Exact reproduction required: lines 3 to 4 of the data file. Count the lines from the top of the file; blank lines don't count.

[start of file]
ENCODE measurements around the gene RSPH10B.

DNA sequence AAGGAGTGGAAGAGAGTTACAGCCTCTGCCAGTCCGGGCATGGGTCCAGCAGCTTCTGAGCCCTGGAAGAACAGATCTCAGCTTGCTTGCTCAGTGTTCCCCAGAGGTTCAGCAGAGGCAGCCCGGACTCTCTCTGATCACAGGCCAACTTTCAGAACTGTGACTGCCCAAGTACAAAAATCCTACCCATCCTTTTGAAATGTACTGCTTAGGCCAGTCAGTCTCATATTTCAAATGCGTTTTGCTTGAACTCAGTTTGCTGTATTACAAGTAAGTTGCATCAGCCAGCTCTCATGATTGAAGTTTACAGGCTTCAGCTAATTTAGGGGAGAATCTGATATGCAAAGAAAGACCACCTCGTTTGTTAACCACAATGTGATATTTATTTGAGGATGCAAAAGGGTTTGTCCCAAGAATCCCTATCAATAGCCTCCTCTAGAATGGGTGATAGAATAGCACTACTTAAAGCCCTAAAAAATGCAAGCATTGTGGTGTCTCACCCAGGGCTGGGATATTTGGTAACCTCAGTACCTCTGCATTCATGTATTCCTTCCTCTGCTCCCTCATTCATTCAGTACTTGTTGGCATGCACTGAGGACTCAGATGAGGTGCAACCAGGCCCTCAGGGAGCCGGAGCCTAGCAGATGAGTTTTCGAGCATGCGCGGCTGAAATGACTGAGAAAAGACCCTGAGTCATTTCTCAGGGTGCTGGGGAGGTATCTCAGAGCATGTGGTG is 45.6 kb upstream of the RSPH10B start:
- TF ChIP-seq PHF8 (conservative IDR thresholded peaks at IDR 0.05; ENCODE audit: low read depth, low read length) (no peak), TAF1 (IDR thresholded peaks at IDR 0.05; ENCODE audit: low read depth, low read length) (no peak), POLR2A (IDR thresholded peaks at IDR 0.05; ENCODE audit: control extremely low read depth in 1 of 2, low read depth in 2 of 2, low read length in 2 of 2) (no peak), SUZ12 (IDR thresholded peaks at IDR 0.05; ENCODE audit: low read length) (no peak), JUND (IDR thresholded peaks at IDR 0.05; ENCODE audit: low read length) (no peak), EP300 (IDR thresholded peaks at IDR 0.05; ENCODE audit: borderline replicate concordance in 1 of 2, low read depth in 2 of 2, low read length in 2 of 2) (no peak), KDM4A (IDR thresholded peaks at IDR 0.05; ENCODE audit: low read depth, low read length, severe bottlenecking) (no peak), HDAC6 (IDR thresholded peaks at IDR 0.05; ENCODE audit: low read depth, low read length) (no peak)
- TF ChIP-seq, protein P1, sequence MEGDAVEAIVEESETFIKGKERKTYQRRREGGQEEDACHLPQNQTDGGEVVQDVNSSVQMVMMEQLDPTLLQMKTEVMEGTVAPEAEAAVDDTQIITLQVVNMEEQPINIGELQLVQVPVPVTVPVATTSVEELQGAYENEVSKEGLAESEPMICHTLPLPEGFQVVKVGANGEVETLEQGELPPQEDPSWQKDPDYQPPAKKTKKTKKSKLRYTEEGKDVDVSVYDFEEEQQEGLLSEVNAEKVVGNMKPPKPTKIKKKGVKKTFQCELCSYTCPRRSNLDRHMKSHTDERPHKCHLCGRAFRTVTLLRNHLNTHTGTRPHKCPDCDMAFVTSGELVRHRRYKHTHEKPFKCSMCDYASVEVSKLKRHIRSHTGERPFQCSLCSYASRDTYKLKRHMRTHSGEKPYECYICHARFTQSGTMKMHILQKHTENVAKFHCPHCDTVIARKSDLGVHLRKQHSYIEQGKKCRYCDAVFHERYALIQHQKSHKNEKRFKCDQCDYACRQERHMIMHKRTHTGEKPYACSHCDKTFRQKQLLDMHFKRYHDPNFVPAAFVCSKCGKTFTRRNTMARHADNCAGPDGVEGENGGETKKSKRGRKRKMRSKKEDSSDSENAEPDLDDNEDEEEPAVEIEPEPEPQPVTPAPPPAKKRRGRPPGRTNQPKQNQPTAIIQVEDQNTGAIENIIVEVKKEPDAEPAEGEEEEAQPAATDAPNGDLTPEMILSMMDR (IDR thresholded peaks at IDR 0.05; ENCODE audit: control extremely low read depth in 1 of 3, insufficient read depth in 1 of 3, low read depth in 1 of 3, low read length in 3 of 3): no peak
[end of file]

- TF ChIP-seq PHF8 (conservative IDR thresholded peaks at IDR 0.05; ENCODE audit: low read depth, low read length) (no peak), TAF1 (IDR thresholded peaks at IDR 0.05; ENCODE audit: low read depth, low read length) (no peak), POLR2A (IDR thresholded peaks at IDR 0.05; ENCODE audit: control extremely low read depth in 1 of 2, low read depth in 2 of 2, low read length in 2 of 2) (no peak), SUZ12 (IDR thresholded peaks at IDR 0.05; ENCODE audit: low read length) (no peak), JUND (IDR thresholded peaks at IDR 0.05; ENCODE audit: low read length) (no peak), EP300 (IDR thresholded peaks at IDR 0.05; ENCODE audit: borderline replicate concordance in 1 of 2, low read depth in 2 of 2, low read length in 2 of 2) (no peak), KDM4A (IDR thresholded peaks at IDR 0.05; ENCODE audit: low read depth, low read length, severe bottlenecking) (no peak), HDAC6 (IDR thresholded peaks at IDR 0.05; ENCODE audit: low read depth, low read length) (no peak)
- TF ChIP-seq, protein P1, sequence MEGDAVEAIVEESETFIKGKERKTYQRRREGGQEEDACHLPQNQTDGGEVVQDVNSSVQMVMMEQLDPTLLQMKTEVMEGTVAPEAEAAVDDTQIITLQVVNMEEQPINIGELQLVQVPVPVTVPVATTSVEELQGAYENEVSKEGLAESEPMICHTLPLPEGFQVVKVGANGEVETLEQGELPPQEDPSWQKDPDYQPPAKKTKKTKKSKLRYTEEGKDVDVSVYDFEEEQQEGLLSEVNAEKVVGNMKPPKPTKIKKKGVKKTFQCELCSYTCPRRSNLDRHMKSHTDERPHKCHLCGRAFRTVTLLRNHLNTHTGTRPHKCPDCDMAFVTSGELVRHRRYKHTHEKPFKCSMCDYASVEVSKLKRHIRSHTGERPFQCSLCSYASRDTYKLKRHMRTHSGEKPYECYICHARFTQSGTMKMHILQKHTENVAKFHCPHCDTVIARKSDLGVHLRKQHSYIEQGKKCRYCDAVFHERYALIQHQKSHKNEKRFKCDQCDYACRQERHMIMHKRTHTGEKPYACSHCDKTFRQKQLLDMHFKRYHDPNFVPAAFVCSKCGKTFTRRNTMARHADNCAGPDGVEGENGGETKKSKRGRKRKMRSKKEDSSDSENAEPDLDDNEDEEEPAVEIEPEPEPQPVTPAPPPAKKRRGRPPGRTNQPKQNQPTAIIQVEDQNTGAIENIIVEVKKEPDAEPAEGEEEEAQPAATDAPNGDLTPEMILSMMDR (IDR thresholded peaks at IDR 0.05; ENCODE audit: control extremely low read depth in 1 of 3, insufficient read depth in 1 of 3, low read depth in 1 of 3, low read length in 3 of 3): no peak